“We are proud to support Race Against Dementia at the Grand National Festival and extend our thanks to Randox for helping to bring this partnership to fruition.

“Being staged over the famous Grand National fences, the Randox Supports Race Against Dementia Topham Chase should prove a very suitable vehicle for helping to publicise the vital work of Race Against Dementia.”

 

About Randox Laboratories

With over 40 years of diagnostic experience, Randox is globally recognised as being at the forefront of diagnostic capability and understands the importance of comprehensive and reliable research.

Past research and development has identified key proteins associated with Alzheimer’s disease risk, stratifying at-risk populations, for early identification and assisting with clinical research.

Randox has recently made significant investment to deliver preventative, personalised testing packages across the nation and has opened over 20 new Randox Health clinics. Randox Health clinics focus on the provision of cost-effective, timely and accurate testing to identify risk to health, improve clinical diagnoses and promote preventative healthcare.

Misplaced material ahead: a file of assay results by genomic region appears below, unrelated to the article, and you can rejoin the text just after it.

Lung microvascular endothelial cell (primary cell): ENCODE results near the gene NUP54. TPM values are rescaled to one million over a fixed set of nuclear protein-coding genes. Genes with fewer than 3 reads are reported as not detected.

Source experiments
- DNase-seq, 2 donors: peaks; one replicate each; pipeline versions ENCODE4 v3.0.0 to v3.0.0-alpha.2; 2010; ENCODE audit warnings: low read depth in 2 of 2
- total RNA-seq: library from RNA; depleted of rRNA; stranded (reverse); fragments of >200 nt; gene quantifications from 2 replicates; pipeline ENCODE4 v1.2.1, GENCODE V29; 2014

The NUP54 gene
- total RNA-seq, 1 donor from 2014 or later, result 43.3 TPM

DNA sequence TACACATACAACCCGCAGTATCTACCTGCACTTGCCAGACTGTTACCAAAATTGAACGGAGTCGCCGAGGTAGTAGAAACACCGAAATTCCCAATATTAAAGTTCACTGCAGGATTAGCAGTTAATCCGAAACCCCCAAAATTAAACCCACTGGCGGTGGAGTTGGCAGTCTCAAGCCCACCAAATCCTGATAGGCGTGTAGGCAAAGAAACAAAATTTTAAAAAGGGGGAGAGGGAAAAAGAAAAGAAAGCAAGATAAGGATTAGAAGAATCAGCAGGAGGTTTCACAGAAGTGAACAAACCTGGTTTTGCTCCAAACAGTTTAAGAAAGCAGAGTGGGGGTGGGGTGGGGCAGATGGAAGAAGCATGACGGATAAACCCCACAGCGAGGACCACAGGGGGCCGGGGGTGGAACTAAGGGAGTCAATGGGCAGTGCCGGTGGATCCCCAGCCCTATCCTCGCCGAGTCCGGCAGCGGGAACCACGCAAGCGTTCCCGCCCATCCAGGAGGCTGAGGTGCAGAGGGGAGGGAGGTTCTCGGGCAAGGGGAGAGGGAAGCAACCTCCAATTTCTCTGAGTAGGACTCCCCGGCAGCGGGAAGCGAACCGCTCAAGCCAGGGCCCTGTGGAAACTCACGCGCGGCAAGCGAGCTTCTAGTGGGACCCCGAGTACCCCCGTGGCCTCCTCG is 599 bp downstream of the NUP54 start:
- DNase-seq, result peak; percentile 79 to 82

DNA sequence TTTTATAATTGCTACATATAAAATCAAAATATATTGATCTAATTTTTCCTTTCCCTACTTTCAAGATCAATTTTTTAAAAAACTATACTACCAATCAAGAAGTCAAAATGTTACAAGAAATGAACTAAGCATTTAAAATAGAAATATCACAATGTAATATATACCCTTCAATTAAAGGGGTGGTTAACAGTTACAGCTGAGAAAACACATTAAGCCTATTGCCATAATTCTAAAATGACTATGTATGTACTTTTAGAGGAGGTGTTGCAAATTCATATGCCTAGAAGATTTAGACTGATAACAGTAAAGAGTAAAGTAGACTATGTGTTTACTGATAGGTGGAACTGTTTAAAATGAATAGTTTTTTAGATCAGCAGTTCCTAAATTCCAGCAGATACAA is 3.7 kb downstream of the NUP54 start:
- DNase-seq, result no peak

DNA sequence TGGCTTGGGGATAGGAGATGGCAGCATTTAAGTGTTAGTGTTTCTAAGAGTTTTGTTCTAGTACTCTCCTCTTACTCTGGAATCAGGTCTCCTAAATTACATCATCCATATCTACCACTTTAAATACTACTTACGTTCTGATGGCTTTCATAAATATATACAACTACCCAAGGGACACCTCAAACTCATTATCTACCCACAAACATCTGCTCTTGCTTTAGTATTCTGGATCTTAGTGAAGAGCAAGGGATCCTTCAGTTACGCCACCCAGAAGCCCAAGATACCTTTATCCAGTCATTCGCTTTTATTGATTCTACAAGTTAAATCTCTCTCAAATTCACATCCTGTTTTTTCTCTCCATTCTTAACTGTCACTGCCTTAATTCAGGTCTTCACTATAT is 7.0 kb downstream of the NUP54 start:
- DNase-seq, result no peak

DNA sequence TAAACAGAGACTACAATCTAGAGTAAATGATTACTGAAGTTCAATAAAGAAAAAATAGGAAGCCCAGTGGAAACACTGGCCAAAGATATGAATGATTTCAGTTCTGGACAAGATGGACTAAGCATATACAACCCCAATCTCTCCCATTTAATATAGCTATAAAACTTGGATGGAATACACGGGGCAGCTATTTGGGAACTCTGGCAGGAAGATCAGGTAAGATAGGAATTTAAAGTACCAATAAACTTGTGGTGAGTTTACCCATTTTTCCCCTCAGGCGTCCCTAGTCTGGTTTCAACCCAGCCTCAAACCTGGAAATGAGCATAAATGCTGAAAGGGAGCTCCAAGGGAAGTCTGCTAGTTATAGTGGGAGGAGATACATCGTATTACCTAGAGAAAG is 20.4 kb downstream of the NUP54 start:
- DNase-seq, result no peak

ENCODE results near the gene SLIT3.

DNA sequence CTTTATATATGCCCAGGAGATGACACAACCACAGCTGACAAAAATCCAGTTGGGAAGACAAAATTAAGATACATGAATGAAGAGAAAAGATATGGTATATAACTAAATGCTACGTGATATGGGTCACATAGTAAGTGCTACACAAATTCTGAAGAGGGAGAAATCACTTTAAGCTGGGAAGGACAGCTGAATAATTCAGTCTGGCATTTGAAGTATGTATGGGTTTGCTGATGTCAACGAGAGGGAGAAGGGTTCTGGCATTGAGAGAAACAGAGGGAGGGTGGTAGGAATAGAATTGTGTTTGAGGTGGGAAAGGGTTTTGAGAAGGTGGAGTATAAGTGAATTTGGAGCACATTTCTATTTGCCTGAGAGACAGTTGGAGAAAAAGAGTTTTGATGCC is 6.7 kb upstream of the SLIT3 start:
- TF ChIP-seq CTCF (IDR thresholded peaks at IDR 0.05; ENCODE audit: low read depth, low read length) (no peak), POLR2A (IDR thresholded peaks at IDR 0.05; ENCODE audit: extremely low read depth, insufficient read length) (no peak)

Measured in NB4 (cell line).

About Race Against Dementia

Race Against Dementia is a global charity, founded by Sir Jackie Stewart, OBE, to fund pioneering research into the prevention and cure of dementia.

RAD supports a number of Early Career Researchers in the UK, US, Australia, Europe and South Africa in order to accelerate dementia research.

RAD’s vision is a breakthrough in the prevention or treatment of dementia with the greatest of urgency.

 

www.raceagainstdementia.com

For more information, please contact Market@randox.com

 


Randox products go paperless in environmental friendliness initiative

News       About Us        IFUs

 

01 November 2019

Randox Kits Go Paperless

In the latest on a list of initiatives aimed at improving its environmental friendliness, Randox Laboratories has announced the removal of IFUs from its products, in a bid to go paperless.

As of 1st June 2019, all Randox Reagent, ELISA and QC kits no longer contain a copy of the product’s IFUs (Instructions For Use), to aid in reducing our carbon footprint.